It’s easy to tell when a second unit director or director of photography is making his directorial debut – Bruce Hunt, DP on the “Matrix” movies, please step forward – because everything looks fantastic, but it doesn’t mean anything. “The Cave” is such a movie. It was clearly a costly shoot, with a majority of the action taking place underwater, and James Cameron will tell you all about shooting underwater. To its credit, the underwater shots look nice. In fact, they’re stunning. But thanks to a script that looks like no human hands touched it at any point, those elegant diving shots are wasted. Thrillers aren’t terribly thrilling when you’re actually rooting for the monsters to knock the humans off.

The setup: a group of the prettiest divers you’ll ever meet are commissioned to explore a cave in the mountains of Romania that sits beneath the ruins of a church. It’s a deep drop, combined with a long tunnel, and no one is expecting to hear from them for twelve days. The divers are simply trying to graph the tunnels for research purposes, but soon discover that they have company in the form of a nasty bat/Alien hybrid. Their leader, Jack (Cole Hauser), survives an attack from one of the creatures, but the parasites in its blood stream infect Jack, giving him the acute sense of hearing the creatures have. The group is unsure whether they can trust him, and a group that was already having trouble standing up to these baddies now has to face off against each other as well.

None of this, of course, will matter to you, because it clearly didn’t matter to the filmmakers to create any characters worth giving a damn about. The character development, as it were, is laughable; the actors did not need to ask themselves what their character’s motives were, because it went no deeper than, “I’m a scientist,” “I’m arrogant,” or “I’m still trying to earn my brother’s respect, even if he’s turning into an Alien bat.” There are also a series of blind drops into rapids and ice caves (the hills of Romania, it appears, are both boiling hot and ice cold) that should have turned the group into bags of bones. Remarkably, few sustain lingering injuries.

It’s maddening to think that movies like this continue to get made these days. How does this get past the pitch phase, especially when there is not a single original idea in the premise? This has all been done before, and better, in “Alien,” “Predator,” “Pitch Black,” and even “Anaconda.” If Hollywood is truly eager to find out why they’re suffering such a horrible slump, this would be a good place to start.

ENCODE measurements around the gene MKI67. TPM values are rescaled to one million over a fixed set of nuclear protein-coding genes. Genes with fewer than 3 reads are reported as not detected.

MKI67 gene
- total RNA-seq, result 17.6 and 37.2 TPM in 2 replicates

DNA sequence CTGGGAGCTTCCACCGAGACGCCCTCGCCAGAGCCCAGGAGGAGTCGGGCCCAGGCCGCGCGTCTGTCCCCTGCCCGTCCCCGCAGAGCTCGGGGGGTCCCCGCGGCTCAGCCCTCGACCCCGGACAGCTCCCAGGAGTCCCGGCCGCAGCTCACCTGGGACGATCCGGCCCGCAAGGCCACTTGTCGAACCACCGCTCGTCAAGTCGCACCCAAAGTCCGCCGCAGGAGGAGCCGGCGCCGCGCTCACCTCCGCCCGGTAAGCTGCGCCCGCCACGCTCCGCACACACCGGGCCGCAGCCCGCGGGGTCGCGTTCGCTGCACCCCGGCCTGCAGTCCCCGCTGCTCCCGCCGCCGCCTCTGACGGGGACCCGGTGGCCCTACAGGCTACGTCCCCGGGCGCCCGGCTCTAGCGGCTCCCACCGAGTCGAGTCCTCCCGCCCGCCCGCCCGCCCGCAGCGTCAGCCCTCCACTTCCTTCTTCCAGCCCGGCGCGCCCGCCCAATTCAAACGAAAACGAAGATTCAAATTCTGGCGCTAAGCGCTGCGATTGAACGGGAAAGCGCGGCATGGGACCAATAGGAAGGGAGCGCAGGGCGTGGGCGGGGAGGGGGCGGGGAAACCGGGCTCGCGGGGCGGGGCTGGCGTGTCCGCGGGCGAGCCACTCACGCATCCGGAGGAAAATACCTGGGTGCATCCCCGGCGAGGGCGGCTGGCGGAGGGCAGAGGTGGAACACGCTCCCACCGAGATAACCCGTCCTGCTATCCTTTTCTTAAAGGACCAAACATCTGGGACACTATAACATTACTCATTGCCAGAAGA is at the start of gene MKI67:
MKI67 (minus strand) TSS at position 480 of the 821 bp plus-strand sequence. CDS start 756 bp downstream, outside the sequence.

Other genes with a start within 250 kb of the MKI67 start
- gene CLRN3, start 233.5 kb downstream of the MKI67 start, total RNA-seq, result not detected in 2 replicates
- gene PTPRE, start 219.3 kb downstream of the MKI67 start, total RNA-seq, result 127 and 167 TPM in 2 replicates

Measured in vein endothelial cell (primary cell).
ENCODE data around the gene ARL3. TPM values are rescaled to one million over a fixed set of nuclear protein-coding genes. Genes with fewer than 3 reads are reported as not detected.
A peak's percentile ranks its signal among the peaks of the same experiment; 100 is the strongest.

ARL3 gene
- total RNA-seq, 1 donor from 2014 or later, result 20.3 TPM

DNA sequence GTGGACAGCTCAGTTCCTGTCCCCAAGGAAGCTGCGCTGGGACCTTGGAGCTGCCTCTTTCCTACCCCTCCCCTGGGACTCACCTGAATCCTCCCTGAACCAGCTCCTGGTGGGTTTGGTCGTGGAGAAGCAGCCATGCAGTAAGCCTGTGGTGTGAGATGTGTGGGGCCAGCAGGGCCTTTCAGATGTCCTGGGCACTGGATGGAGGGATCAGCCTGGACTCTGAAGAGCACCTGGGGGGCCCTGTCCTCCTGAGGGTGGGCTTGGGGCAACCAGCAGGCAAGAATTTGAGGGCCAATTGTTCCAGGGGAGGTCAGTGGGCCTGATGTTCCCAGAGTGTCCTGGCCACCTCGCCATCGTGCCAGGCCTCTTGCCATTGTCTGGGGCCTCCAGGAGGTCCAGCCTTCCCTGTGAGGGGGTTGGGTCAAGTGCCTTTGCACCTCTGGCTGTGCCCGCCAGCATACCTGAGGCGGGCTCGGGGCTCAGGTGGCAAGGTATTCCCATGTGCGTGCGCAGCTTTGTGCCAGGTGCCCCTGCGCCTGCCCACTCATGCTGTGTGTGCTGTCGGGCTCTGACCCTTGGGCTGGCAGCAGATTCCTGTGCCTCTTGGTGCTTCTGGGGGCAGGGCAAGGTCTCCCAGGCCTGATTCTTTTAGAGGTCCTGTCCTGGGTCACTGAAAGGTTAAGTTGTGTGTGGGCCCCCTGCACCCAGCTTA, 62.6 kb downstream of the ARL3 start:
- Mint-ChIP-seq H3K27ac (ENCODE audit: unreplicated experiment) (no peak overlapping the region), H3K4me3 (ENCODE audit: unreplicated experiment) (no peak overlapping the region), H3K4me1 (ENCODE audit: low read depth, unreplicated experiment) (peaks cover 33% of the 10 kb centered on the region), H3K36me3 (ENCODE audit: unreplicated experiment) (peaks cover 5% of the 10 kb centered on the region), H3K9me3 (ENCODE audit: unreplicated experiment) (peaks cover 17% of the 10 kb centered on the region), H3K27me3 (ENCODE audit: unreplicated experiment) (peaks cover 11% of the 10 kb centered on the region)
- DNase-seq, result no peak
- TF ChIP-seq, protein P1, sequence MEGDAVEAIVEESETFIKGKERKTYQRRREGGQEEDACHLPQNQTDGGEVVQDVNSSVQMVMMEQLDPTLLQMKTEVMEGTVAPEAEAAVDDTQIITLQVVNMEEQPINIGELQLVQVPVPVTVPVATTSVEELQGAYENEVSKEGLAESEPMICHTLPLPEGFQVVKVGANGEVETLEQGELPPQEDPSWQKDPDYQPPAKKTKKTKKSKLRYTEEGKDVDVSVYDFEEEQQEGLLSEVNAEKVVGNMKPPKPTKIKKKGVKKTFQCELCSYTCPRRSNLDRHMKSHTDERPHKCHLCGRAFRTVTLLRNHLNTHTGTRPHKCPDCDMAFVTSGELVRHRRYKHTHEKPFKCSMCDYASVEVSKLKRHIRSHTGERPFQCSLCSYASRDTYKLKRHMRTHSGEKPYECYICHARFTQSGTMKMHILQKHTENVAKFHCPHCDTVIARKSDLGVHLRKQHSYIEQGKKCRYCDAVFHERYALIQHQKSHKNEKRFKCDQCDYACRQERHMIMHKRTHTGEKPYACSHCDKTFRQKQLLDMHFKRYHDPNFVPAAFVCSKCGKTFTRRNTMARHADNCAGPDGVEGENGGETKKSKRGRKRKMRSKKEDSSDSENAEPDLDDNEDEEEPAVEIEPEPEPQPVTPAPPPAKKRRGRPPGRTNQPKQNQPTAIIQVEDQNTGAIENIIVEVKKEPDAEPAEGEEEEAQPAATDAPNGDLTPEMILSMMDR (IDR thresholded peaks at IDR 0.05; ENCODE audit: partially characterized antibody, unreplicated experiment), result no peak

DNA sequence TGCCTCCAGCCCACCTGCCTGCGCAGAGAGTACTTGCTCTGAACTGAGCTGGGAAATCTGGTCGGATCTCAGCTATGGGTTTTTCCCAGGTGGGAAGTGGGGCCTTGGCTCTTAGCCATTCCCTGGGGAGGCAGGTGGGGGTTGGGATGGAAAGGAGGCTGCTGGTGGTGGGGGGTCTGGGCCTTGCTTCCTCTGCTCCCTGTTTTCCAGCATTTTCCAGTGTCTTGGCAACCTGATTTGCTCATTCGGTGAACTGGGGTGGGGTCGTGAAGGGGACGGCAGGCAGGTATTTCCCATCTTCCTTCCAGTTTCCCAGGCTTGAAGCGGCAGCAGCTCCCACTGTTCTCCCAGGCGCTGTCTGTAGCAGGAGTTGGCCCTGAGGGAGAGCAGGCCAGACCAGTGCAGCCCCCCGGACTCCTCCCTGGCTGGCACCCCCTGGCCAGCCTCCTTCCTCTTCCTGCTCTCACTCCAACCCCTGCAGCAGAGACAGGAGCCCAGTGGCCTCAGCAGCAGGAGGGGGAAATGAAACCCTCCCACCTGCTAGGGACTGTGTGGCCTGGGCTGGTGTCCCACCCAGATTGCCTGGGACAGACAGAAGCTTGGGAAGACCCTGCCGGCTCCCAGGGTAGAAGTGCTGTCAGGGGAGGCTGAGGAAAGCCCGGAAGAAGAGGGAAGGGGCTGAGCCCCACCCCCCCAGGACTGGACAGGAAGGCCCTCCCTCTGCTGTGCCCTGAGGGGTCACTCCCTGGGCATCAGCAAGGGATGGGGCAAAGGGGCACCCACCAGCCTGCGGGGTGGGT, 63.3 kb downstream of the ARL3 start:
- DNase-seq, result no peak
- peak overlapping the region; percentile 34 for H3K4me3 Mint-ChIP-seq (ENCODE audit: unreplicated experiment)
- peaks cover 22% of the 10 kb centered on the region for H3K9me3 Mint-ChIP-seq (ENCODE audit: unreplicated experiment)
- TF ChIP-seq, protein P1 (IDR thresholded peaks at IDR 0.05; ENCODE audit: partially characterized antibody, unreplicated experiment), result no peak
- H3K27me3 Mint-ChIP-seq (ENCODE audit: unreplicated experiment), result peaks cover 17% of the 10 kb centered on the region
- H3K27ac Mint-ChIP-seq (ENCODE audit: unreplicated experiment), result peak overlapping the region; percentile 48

(1 / 5)

Quick Take: Catfish

It’s shocking that this movie didn’t find a larger audience, given that it’s the “Facebook movie” that its users can best relate to. A New York photographer begins to receive correspondence from a young girl in Michigan, and soon is in tight with her family on Facebook. It is here that he meets the girl’s older sister, and…well, we really can’t say anything more than that, but let’s just say that roughly two dozen “Wow” moments follow. Unfortunately, in this post-“I’m Still Here” world, the nagging question of whether the movie’s events are real lingers over everything that happens after the 25-minute mark. (The filmmakers and its star admit that it looks a little too perfect, but insist that they simply got lucky and the story is 100% true.) This does not distract from what is a truly fascinating story, even if it does play its hand a bit too early (again, at the 25-minute mark). We’d say more, but really, this is one you just have to experience for yourself.

(3.5 / 5)

Movie Review: Casanova

This was an interesting one to re-read 12 years after I wrote it. I was embracing the whole ‘writing for a men’s site’ thing (Bullz-Eye), and the ending is the sort of thing I would never write today. I still stand by the sentiment, though.